67     Chairman of the Board, Chief Executive Officer and President
Robert G. Costantini
    46     Executive Vice President and Chief Financial Officer
Marc Eisenberg
    40     Chief Marketing Officer
John P. Brady
    58     Executive Vice President—Finance
Emmett Hume
    52     Executive Vice President, International
John J. Stolte, Jr. 
    47     Executive Vice President—Technology and Operations
Robert Bednarek
    47     Director
John Franco
    64     Director
Marco Fuchs
    44     Director
Ronald Gerwig
    60     Director
Robert Gold
    48     Director
Leslie Golden
    39     Director
Hans E.W. Hoffmann
    72     Director
Timothy Kelleher
    43     Director
Matthew Lesesky
    30     Director
Gary H. Ritondaro
    60     Director
Peter Schiff
    54     Director
 
Executive Officers
Jerome B. Eisenberg has been our Chairman of the Board since January 2006, and our Chief Executive Officer and President since December 2004. Mr. Eisenberg has been a member of our board of directors since February 2004 and the board of directors of ORBCOMM LLC and ORBCOMM Holdings LLC since 2001. Between 2001 and December 2004, Mr. Eisenberg held a number of positions with ORBCOMM Inc. and with ORBCOMM LLC, including, most recently, Co-Chief Executive Officer of ORBCOMM Inc. Mr. Eisenberg has worked in the satellite industry since 1993 when he helped found Satcom. From 1987 to 1992, he was President and CEO of British American Properties, an investment company funded by European and American investors that acquired and managed various real estate and industrial facilities in various parts of the U.S. Prior thereto, Mr. Eisenberg was a partner in the law firm of Eisenberg, Honig & Folger; CEO and President of Helenwood Manufacturing Corporation (presently known as Tennier Industries), a manufacturer of equipment for the U.S. Department of Defense with 500 employees; and Assistant Corporate Counsel for the City of New York. Mr. Eisenberg is the father of Marc Eisenberg.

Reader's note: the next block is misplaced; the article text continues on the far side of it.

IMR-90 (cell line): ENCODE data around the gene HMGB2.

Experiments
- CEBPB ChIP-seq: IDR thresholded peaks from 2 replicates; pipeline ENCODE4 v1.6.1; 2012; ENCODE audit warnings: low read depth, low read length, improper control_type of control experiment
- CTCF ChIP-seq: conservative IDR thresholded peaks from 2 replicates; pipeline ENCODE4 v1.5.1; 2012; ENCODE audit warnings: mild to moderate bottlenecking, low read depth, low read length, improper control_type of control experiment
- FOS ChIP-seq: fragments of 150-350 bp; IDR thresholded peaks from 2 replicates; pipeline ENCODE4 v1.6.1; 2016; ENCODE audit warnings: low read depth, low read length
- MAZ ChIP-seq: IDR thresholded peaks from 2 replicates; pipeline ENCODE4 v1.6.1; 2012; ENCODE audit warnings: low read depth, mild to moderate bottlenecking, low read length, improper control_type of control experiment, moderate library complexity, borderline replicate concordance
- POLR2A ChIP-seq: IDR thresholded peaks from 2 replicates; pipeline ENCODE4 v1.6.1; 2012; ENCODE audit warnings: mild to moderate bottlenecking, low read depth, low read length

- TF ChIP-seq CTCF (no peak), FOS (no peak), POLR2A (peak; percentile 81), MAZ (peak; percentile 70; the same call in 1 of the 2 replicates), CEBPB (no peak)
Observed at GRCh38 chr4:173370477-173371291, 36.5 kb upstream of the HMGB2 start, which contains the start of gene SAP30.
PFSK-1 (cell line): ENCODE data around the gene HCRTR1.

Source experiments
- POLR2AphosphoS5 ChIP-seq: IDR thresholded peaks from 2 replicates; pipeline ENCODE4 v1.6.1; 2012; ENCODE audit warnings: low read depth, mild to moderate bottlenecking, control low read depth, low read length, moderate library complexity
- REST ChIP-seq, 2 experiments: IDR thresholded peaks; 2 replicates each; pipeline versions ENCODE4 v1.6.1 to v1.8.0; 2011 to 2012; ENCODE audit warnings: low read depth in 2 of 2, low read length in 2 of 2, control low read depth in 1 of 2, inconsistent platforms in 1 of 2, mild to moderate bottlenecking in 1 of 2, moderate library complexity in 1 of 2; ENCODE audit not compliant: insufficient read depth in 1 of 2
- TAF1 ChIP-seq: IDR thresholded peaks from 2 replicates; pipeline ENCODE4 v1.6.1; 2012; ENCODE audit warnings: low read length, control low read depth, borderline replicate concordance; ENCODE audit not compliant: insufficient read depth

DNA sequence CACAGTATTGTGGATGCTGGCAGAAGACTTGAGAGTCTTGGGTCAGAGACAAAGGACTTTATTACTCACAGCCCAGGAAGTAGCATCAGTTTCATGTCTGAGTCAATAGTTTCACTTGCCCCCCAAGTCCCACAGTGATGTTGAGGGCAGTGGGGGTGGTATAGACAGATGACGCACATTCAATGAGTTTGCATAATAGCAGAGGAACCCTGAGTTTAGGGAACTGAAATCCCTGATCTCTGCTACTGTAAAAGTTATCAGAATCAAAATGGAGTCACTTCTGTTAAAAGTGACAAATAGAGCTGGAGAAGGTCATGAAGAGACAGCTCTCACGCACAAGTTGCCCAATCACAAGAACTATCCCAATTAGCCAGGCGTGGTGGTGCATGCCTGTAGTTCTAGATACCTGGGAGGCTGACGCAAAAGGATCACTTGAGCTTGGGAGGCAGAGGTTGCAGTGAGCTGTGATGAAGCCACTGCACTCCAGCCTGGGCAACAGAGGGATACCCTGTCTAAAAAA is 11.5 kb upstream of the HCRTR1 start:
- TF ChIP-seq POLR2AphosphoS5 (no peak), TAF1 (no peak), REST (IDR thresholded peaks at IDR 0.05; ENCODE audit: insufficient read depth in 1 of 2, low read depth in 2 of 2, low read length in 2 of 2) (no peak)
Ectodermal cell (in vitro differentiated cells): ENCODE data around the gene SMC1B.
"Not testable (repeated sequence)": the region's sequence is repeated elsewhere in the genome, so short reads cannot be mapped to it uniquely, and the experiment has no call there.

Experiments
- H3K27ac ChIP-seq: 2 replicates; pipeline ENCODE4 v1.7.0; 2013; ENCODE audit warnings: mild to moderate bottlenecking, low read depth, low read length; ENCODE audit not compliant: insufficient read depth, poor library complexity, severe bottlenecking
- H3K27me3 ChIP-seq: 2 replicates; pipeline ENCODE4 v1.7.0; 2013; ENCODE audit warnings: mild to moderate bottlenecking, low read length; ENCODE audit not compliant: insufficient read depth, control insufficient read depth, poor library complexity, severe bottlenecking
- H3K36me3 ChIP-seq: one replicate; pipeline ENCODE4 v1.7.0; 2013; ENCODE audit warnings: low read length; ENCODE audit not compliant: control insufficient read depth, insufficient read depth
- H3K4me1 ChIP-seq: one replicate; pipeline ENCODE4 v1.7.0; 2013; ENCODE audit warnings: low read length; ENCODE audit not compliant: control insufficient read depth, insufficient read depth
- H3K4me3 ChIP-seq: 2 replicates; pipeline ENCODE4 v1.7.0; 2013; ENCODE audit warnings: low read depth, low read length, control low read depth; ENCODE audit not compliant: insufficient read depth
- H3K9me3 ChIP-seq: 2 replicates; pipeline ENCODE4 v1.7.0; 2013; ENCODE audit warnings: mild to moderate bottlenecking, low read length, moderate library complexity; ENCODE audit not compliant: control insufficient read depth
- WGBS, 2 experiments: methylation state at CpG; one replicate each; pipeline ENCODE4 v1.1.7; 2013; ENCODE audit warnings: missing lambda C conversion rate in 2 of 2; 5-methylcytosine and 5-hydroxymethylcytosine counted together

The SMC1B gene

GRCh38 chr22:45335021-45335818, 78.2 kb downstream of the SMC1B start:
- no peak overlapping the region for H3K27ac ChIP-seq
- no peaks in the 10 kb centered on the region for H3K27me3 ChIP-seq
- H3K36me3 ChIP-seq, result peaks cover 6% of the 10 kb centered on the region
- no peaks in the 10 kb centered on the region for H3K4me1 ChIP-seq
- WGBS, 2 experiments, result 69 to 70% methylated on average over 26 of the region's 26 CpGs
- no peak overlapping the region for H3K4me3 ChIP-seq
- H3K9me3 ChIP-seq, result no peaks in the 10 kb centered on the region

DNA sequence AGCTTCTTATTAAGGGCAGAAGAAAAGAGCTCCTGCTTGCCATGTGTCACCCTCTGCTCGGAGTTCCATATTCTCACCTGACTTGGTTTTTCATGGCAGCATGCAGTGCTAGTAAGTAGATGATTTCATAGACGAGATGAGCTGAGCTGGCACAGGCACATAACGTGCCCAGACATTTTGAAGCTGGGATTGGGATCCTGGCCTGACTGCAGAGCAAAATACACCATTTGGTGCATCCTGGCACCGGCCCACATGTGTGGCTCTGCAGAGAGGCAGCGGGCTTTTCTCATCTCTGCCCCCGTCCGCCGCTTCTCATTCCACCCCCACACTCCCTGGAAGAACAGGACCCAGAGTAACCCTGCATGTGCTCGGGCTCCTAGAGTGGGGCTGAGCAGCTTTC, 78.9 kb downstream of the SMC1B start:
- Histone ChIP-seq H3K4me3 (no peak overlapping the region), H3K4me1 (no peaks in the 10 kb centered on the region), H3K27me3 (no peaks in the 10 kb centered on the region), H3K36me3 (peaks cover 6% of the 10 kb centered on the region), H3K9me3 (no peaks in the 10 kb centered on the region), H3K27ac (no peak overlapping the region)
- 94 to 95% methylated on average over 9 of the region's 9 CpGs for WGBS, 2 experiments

Robert G. Costantini is our Executive Vice President and Chief Financial Officer, a position he has held since October 2, 2006. From October 2003 until September 2006, he served as Chief Financial Officer, Senior Vice President and Corporate Secretary of First Aviation Services Inc., an aviation services company providing aircraft parts and maintenance services. From 1999 to 2003, Mr. Costantini was the Chief Financial Officer of FocusVision Worldwide, Inc., a technology company providing video transmission services. From 1986 to 1989, he was Corporate Controller and from 1989 to 1999 he was Vice-President—Finance of M.T. Maritime Management Corp., a global maritime transportation company. Mr. Costantini started his career with Peat Marwick, Mitchell & Co. Mr. Costantini is a Certified Public Accountant, Certified Management Accountant, and a member of the bar of New York and Connecticut.